Anne LaGrange Loving


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Reader Says Incomplete streets put people at risk



file photo Boyd Loving

Reader Says Incomplete streets put people at risk

Streets without safe places to walk, cross, catch a bus, or bicycle put people at risk. Over 5,000 pedestrians and bicyclists died on U.S. roads in 2008, and more than 120,000 were injured. Pedestrian crashes are more than twice as likely to occur in places without sidewalks; streets with sidewalks on both sides have the fewest crashes. While the absolute numbers of bicyclists and pedestrians killed has been in decline for the decade, experts attribute this in part to a decline in the total number of people bicycling and walking.

Annually, around 4,500 pedestrians are killed in traffic crashes with motor vehicles in the United States.1 Pedestrians killed while “walking along the roadway” account for almost 8 percent of these deaths.2 Many of these tragedies are preventable. Providing walkways separated from the travel lanes could help to prevent up to 88 percent of these “walking along roadway crashes.”

Walkways can be created either by providing stabilized or paved surfaces separated from the roadway, or by widening paved shoulders. These treatments can not only improve the safety of pedestrians, but also make pedestrian trips more viable.
Benefits of Sidewalks

Sidewalks separated from the roadway are the preferred accommodation for pedestrians. Sidewalks provide many benefits including safety, mobility, and healthier communities.

In addition to reducing walking along roadway crashes, sidewalks reduce other pedestrian crashes. Roadways without sidewalks are more than twice as likely to have pedestrian crashes as sites with sidewalks on both sides of the street.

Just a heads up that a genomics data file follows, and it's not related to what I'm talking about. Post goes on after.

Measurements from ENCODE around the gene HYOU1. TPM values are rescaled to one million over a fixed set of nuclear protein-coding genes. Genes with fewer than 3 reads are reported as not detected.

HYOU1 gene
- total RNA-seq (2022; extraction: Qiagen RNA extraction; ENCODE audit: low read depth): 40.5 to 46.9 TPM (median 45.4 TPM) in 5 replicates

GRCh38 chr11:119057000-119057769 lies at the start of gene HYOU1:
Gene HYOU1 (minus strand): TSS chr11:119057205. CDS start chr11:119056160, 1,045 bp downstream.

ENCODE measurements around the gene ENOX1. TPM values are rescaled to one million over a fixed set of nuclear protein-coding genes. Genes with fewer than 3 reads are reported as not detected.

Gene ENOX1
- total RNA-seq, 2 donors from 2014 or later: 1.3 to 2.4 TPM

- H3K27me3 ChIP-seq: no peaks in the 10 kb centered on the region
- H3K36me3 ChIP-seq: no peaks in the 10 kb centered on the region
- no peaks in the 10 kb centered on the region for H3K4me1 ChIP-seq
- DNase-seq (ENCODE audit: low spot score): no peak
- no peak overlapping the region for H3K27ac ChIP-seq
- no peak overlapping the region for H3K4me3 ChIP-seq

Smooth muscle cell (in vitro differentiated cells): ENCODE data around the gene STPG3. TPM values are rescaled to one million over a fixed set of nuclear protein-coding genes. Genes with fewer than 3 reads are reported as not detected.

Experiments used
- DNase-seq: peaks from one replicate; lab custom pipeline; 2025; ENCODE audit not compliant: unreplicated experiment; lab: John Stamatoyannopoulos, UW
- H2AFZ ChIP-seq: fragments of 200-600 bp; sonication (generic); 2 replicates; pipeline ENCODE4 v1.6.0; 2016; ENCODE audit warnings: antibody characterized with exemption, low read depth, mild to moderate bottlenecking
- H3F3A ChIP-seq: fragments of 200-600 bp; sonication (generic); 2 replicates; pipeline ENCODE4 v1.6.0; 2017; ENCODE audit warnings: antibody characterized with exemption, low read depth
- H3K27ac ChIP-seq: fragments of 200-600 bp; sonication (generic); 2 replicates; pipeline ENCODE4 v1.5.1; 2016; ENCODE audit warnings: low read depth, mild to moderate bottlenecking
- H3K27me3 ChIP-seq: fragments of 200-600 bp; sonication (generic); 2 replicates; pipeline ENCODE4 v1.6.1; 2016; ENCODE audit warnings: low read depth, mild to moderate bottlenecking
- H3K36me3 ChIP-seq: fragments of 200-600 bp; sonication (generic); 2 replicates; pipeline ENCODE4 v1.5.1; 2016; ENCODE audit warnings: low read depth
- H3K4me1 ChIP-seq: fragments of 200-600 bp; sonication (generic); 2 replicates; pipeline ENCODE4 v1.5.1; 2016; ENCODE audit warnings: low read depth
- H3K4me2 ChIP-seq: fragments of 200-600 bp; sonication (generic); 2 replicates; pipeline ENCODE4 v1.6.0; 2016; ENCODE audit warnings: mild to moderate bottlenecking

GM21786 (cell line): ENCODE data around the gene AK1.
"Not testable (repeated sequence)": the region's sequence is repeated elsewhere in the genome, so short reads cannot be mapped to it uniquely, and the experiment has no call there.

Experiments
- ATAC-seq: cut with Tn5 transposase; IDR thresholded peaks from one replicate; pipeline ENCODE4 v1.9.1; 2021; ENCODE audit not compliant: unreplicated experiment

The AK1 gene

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Street near Ridge school won’t get sidewalks



file photo Boyd Loving

Street near Ridge school won’t get sidewalks


RIDGEWOOD — The village will not install sidewalks along Clinton Avenue, a street traversed daily by hundreds of children who attend classes at the Ridge Elementary School.

The council largely agreed last week that taxpayer dollars shouldn’t be spent adding sidewalks to a road that is already among the village’s safest.

Police officials and Ridgewood’s engineer had endorsed the sidewalk work during an upcoming repaving of Clinton Avenue.

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Clinton Avenue update – Council postpones formal vote on sidewalks


Clinton Avenue update – Council postpones formal vote on sidewalks
November 13,2014
Boyd A. Loving
10:11 PM

Ridgewood NJ, The Ridgewood Village Council postponed their formal vote on authorizing the resurfacing of Clinton Avenue, which was scheduled to take place at Wednesday’s (11/12) Public Meeting.  The resurfacing plan scheduled for vote excluded the installation of sidewalks.  Sidewalk installation was strongly recommended by the Village’s police and engineering departments, however property owners on Clinton have vehemently opposed their installation.

Two (2) Clinton Avenue residents spoke during Wednesday evening’s meeting.  Both expressed concerns over drops in property values and increased traffic/parking that would likely accompany installation of sidewalks.  One (1) resident stated that in her opinion, the street is much safer without sidewalks, despite the fact that groups of children walking to and from the nearby Ridge Elementary School must now walk in the street there (Clinton is closed, by local ordinance, to through traffic on school days between 8 AM and 3:45 PM – portable “Do Not Enter” signs are placed at both ends of the street to discourage through traffic flow).

Mayor Paul Aronsohn stated that the Council was postponing their formal vote because Councilwoman Susan Knudsen was absent during the Work Session at which the plan was discussed, and the issue wasn’t time sensitive.  Councilwoman Knudsen said she wanted a further review of the situation by Citizens Safety Advisory Committee members as well as additional input from members of the Village’s professional staff.

No date was established for the rescheduled formal vote.